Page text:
John Hough's 1978 sequel to "Escape to Witch Mountain" (also directed by Hough) was a film I remembered as being both creepy and more enjoyable than its predecessor. Unfortunately, it has been 17 years or more since I've seen either film, and I now struggle to understand what I liked about it in the first place.
From the beginning, "Return from Witch Mountain" does do one thing right; it doesn't rehash the original story. Gone is a story of brother/sister duo Tony and Tina learning about their powers and who they are in this world (for the record and those unfamiliar with the original film, they're aliens). Instead, this story splits them up, Tony kidnapped by Dr. (or Professor, depending on his mood) Victor Gannon, financier/crook Letha and her creepy nephew Sickle. Gannon's field of research is mind control, which is demonstrated in one of the picture's true standout scenes, the one that probably creeped me out the most as a child. Gannon uses his device to force the agoraphobic Sickle to scale a building and walk along its ledge. Sickle nearly dies from a fall, but thanks to Tony and his psychic powers, is saved from certain doom. Tony is repaid for his actions by being kidnapped and the newest mind controlled drone of Dr. Gannon.
Meanwhile, Tia meets up with The Earthquakes, a pint-sized gang who spends their days hiding out in an abandoned mansion deep in the city of Pasadena (!). It's established quickly, their biggest foe isn't a rival gang, but Mr. Yokomoto, truancy officer (Jack Soo, collecting a paycheck in a van). It's here where the movie starts to fall apart and also show it's tendency to not age with the times.
Perhaps, I'm overly sensitive, but a gang of 12 year olds roaming southern California, seemingly homeless, doesn't fit my definition of childhood whimsy. However, more importantly, in regards to the film as a whole, these kids can't act. Most of the time, they deliver their lines in a fashion suggesting they are just barely remembering them, or reading them for the first time. The only purpose they serve is to help Tia decode a psychic vision and eventually save her in the second act conclusion. I understand their purpose in terms of plot, but if the performances were even at the amateur level, they would have been more tolerable. Their time with Tia comprises around a third of the screen time and is quite insufferable. When the goat that leads them to Tia in the second/third act bridge has better comedic timing, then something is wrong.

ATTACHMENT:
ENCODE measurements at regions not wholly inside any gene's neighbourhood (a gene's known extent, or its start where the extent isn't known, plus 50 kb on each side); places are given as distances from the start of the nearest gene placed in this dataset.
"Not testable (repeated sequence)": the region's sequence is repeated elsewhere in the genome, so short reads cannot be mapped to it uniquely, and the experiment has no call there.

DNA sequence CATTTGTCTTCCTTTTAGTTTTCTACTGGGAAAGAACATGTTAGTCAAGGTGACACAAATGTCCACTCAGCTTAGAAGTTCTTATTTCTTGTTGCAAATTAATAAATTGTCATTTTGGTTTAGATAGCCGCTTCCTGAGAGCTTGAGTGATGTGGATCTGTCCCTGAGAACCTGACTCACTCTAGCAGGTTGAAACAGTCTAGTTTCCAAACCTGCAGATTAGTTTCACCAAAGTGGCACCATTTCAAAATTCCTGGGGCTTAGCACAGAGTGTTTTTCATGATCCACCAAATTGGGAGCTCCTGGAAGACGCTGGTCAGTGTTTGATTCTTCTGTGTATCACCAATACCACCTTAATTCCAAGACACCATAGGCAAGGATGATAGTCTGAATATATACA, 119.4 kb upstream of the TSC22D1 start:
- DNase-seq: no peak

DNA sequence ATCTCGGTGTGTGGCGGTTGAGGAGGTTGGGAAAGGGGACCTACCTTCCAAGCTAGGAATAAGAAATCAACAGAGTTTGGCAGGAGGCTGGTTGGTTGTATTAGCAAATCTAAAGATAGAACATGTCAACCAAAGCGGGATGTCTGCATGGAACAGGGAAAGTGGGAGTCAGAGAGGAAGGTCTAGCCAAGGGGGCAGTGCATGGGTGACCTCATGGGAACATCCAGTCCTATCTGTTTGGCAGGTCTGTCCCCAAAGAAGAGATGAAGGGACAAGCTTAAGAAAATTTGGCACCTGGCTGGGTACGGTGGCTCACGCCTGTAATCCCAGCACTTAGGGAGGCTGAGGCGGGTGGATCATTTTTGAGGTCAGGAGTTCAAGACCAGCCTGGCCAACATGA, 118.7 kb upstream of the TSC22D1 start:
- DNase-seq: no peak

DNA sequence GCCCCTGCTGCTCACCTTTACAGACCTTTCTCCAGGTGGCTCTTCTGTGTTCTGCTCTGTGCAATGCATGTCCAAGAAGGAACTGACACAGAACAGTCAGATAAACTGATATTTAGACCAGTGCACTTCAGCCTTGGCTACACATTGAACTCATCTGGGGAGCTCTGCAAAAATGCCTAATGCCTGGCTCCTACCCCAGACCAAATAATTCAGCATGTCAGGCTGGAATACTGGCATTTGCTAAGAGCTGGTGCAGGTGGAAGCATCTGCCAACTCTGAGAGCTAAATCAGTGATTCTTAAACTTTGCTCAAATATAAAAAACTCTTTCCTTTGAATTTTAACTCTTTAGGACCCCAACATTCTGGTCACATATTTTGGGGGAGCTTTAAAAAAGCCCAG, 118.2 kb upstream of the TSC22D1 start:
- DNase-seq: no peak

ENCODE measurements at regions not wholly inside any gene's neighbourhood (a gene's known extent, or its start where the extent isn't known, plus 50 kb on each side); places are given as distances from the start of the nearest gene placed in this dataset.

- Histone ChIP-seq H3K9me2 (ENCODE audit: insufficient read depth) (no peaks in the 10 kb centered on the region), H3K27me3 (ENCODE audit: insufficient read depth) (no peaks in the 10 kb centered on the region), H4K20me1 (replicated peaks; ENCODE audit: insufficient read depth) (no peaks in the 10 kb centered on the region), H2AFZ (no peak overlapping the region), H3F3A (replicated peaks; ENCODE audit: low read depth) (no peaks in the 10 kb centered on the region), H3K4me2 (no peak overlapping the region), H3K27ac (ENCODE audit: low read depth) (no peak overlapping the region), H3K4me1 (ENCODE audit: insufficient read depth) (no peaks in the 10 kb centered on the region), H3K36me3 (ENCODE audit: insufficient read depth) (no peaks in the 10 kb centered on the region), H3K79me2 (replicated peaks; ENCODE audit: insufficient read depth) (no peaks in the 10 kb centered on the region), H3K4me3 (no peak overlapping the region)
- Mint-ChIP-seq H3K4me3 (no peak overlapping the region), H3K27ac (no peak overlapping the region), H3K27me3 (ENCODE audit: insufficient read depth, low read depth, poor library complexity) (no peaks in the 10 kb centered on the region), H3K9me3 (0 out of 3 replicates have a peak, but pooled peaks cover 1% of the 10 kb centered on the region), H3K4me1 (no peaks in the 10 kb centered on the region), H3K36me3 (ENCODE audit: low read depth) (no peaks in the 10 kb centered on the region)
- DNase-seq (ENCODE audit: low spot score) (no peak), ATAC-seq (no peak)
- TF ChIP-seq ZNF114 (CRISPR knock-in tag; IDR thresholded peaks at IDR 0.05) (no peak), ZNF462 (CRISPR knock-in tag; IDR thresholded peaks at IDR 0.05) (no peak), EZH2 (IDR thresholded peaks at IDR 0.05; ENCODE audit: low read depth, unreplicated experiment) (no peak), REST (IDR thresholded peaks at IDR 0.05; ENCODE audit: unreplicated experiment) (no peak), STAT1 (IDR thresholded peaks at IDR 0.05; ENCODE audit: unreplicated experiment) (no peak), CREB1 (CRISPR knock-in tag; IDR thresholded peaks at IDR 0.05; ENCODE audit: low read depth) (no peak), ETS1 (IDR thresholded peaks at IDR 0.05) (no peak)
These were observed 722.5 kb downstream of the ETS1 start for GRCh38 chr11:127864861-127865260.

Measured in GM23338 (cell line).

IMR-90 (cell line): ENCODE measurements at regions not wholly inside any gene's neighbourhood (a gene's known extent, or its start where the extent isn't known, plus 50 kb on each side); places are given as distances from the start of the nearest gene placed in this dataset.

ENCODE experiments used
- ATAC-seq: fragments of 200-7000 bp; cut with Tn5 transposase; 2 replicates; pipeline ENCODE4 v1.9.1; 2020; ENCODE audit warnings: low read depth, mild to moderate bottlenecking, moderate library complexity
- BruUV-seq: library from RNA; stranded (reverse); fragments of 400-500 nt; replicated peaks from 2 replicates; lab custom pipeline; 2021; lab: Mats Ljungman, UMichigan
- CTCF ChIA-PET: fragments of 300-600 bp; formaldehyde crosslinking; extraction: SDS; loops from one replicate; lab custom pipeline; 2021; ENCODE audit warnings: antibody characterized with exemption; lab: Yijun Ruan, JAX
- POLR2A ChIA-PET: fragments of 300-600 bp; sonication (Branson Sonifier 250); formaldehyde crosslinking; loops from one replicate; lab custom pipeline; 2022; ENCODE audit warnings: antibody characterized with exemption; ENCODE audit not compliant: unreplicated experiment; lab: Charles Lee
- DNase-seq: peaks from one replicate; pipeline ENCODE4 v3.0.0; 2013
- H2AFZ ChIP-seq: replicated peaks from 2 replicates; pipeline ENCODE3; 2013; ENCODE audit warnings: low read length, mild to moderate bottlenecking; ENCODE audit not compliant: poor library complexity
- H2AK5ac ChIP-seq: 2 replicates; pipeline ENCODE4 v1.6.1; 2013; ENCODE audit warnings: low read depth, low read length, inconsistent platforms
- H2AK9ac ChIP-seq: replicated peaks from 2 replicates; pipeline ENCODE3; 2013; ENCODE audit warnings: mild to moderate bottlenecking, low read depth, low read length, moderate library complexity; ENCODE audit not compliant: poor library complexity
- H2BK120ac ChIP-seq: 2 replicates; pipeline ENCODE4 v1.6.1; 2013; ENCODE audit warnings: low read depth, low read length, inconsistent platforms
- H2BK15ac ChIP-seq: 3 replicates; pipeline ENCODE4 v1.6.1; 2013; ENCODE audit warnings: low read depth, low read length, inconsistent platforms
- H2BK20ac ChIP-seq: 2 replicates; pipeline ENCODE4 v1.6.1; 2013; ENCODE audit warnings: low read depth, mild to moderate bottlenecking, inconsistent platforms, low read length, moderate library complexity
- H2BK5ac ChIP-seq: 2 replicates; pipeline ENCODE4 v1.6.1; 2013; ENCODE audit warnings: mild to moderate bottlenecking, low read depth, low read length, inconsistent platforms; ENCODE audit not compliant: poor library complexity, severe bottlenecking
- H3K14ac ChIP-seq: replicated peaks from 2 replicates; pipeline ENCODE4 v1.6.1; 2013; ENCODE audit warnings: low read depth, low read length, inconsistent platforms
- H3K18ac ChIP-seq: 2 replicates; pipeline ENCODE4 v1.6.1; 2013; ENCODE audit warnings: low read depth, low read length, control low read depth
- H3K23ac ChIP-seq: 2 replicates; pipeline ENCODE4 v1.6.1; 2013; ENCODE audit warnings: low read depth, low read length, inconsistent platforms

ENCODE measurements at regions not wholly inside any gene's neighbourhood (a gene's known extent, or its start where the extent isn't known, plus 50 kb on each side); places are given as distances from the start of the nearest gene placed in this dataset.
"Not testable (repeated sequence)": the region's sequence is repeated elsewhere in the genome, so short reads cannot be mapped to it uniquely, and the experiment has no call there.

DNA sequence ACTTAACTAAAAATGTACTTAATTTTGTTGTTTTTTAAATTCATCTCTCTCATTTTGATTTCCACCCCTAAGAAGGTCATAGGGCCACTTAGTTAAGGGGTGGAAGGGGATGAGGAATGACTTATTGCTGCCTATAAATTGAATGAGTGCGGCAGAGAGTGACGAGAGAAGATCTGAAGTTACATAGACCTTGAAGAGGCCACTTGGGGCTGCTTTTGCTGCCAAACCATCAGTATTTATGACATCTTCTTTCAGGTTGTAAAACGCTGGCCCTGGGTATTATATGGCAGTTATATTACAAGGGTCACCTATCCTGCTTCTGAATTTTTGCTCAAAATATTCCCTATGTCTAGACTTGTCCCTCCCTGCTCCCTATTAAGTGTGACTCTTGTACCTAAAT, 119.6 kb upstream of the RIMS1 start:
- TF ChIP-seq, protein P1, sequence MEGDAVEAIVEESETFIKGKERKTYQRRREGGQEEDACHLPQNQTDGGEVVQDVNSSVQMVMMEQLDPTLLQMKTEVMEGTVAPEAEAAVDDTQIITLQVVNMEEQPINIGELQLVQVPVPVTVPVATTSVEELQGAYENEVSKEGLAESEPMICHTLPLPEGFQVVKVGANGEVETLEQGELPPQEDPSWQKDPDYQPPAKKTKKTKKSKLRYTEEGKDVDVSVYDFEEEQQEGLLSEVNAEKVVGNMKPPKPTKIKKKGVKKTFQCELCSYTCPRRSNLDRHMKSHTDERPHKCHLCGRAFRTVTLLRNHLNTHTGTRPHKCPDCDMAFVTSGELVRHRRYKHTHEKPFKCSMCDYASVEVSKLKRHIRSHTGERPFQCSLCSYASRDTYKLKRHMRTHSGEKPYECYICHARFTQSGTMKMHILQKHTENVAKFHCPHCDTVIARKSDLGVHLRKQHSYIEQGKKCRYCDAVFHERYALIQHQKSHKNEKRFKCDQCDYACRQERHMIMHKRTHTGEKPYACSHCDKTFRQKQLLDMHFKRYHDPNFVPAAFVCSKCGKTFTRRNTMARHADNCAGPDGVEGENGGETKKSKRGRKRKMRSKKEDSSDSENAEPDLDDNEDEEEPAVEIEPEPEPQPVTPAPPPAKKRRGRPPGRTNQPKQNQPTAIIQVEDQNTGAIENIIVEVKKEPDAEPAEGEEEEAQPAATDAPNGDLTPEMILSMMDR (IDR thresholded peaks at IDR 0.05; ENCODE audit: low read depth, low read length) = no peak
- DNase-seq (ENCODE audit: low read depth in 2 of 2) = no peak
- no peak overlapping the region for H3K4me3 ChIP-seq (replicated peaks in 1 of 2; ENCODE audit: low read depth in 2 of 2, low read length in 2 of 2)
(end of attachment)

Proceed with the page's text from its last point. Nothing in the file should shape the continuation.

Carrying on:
On the other side of things, the acting does get better with Letha and Dr. Gannon, played by Bette Davis and Christopher Lee respectively. They are without a doubt, the sole highlight of this film, despite being plagued with dialogue well beneath their skills. Lee of note, begins playing the role with stoic reserve, but due to sloppy writing, devolves into over-the-top camp at the end; luckily he knows what he is doing and knows exactly how far to go. This sloppy writing alters his character dramatically from a shady scientist proving his genius, to a terrorist madman holding the city hostage for ransom. I found the ending wickedly funny, as it features Lee in full on evil villain mode commanding Tony to kill his sister, but for the film's target audience, this may a bit too frightening. Rest assured, the sloppy script turns him into a bumbling buffoon moments later.
Davis is entertaining as one might expect, playing a crook throughout, but gets pushed to the background by the finale. After watching the bonus features, it's revealed Davis took the role so her grandkids could see her in a movie they would enjoy, so I strongly suspect this role was never intended for someone of her usual gravitas. Still, she winds up being deviously charming and a good foil to Lee's general madness.